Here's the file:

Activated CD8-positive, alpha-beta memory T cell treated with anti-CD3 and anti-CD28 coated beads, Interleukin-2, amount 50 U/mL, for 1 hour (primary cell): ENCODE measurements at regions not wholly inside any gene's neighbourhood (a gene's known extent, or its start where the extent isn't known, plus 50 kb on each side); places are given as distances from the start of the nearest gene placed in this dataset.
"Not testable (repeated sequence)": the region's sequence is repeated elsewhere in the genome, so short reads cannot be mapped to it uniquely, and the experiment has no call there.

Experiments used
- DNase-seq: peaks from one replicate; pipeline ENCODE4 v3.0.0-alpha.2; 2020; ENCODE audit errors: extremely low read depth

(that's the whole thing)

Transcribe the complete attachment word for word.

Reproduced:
Activated CD8-positive, alpha-beta memory T cell treated with anti-CD3 and anti-CD28 coated beads, Interleukin-2, amount 50 U/mL, for 1 hour (primary cell): ENCODE measurements at regions not wholly inside any gene's neighbourhood (a gene's known extent, or its start where the extent isn't known, plus 50 kb on each side); places are given as distances from the start of the nearest gene placed in this dataset.
"Not testable (repeated sequence)": the region's sequence is repeated elsewhere in the genome, so short reads cannot be mapped to it uniquely, and the experiment has no call there.

Experiments used
- DNase-seq: peaks from one replicate; pipeline ENCODE4 v3.0.0-alpha.2; 2020; ENCODE audit errors: extremely low read depth